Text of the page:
1987-11-01

    The mass transfer velocity for alabaster plates in smooth-wall turbulent flow is found to vary with the friction velocity according to an analytic solution of the advective diffusion equation. Deployment of alabaster plates on the sea floor can perhaps be used to estimate the viscous stress, and transfer velocities for other species.

  7. Multiscale Finite Element Methods for Flows on Rough Surfaces

    KAUST Repository

    Efendiev, Yalchin

    2013-01-01

    In this paper, we present the Multiscale Finite Element Method (MsFEM) for problems on rough heterogeneous surfaces. We consider the diffusion equation on oscillatory surfaces. Our objective is to represent small-scale features of the solution via multiscale basis functions described on a coarse grid. This problem arises in many applications where processes occur on surfaces or thin layers. We present a unified multiscale finite element framework that entails the use of transformations that map the reference surface to the deformed surface. The main ingredients of MsFEM are (1) the construction of multiscale basis functions and (2) a global coupling of these basis functions. For the construction of multiscale basis functions, our approach uses the transformation of the reference surface to a deformed surface. On the deformed surface, multiscale basis functions are defined where reduced (1D) problems are solved along the edges of coarse-grid blocks to calculate nodalmultiscale basis functions. Furthermore, these basis functions are transformed back to the reference configuration. We discuss the use of appropriate transformation operators that improve the accuracy of the method. The method has an optimal convergence if the transformed surface is smooth and the image of the coarse partition in the reference configuration forms a quasiuniform partition. In this paper, we consider such transformations based on harmonic coordinates (following H. Owhadi and L. Zhang [Comm. Pure and Applied Math., LX(2007), pp. 675-723]) and discuss gridding issues in the reference configuration. Numerical results are presented where we compare the MsFEM when two types of deformations are used formultiscale basis construction. The first deformation employs local information and the second deformation employs a global information. Our numerical results showthat one can improve the accuracy of the simulations when a global information is used. © 2013 Global-Science Press.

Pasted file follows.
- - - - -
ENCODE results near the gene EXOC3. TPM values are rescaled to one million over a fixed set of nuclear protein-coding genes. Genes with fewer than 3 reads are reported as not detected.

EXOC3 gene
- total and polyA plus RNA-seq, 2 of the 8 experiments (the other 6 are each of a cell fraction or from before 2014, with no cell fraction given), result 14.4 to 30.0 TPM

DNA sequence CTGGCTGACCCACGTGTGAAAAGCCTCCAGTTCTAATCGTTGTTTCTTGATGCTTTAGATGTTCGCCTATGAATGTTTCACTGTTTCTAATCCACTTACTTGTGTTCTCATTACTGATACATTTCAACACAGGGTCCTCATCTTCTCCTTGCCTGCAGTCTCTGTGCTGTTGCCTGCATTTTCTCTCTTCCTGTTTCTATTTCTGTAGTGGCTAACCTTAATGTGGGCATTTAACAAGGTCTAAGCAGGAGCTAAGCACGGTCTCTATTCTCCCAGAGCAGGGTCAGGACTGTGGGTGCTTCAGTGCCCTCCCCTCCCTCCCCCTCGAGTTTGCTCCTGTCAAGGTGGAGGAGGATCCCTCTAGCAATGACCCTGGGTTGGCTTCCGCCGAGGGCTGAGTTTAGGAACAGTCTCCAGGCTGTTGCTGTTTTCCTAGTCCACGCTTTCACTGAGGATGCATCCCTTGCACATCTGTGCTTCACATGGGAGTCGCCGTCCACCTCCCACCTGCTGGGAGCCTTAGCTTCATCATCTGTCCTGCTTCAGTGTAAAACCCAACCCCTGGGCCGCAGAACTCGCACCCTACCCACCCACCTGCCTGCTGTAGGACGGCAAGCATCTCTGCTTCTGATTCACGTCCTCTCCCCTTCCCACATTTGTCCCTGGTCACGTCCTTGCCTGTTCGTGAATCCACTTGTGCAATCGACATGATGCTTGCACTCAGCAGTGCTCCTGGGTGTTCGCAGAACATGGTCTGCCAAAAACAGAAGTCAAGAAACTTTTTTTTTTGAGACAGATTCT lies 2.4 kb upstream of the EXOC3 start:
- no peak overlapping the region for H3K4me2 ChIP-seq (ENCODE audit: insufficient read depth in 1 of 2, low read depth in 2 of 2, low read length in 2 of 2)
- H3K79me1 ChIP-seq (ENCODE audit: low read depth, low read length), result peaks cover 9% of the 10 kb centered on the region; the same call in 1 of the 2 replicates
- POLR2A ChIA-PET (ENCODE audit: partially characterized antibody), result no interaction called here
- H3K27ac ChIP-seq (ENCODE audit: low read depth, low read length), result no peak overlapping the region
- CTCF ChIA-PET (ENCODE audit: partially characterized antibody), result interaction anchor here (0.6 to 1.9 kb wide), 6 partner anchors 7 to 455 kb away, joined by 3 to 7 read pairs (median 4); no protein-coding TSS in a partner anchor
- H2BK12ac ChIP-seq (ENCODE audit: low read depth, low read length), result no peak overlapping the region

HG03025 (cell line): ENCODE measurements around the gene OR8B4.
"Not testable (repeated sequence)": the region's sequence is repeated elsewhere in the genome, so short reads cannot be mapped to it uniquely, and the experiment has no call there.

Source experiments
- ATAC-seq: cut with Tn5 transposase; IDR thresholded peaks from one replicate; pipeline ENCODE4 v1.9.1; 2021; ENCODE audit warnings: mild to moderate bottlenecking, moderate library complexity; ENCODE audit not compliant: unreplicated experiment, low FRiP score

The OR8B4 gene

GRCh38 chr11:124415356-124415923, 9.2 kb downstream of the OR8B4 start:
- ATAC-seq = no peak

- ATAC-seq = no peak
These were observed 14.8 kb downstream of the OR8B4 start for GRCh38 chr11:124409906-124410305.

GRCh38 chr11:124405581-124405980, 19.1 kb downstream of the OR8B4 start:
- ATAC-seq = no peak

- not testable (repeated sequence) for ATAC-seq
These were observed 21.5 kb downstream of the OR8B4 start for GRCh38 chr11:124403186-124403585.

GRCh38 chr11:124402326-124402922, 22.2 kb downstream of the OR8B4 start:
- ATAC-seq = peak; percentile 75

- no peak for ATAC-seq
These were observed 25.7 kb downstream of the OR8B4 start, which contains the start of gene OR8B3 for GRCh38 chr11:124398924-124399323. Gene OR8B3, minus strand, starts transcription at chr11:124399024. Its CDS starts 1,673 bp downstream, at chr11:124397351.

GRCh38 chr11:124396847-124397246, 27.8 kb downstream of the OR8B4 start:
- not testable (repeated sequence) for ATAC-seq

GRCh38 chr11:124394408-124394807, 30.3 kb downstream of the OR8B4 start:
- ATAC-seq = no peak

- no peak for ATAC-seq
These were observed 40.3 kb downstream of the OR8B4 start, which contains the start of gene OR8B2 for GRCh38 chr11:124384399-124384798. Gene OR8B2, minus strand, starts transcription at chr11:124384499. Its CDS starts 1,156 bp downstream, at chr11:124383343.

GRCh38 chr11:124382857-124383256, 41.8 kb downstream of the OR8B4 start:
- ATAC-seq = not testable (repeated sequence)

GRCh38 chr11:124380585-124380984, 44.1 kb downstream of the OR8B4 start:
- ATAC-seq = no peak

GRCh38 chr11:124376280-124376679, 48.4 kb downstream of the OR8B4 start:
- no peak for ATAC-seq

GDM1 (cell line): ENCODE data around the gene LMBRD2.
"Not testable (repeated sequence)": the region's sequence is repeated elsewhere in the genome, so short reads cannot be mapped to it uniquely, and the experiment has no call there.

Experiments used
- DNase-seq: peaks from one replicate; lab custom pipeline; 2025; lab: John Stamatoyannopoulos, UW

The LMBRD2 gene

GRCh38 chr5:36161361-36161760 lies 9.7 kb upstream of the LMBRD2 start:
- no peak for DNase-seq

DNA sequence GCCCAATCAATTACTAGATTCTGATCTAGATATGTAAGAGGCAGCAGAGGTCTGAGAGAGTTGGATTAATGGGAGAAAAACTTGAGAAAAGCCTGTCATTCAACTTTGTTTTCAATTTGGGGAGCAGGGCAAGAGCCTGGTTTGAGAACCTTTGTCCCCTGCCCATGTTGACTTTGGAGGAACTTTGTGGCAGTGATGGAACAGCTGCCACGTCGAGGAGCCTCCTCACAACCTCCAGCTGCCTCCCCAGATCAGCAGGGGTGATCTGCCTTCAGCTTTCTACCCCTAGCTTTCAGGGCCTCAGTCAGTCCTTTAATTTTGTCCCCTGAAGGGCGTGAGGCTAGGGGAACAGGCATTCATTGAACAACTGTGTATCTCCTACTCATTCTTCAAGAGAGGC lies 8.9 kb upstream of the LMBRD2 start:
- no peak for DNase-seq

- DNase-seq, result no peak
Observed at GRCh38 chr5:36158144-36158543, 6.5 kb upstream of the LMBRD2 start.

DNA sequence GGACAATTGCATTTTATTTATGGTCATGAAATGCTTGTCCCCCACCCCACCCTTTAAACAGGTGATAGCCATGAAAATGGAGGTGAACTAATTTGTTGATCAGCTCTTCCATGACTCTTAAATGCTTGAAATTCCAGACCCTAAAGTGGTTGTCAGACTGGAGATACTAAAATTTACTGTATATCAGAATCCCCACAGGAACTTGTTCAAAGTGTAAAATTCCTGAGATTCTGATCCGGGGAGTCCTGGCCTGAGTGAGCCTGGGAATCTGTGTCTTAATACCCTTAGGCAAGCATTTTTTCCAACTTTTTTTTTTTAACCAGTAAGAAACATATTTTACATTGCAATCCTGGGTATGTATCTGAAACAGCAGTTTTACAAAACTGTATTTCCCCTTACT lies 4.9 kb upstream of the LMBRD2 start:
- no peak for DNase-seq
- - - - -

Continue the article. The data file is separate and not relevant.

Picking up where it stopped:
8. Internalisation of polymeric nanosensors in mesenchymal stem cells: analysis by flow cytometry and confocal microscopy.

    Science.gov (United States)

    Coupland, Paul G; Fisher, Karen A; Jones, D Rhodri E; Aylott, Jonathan W

    2008-09-10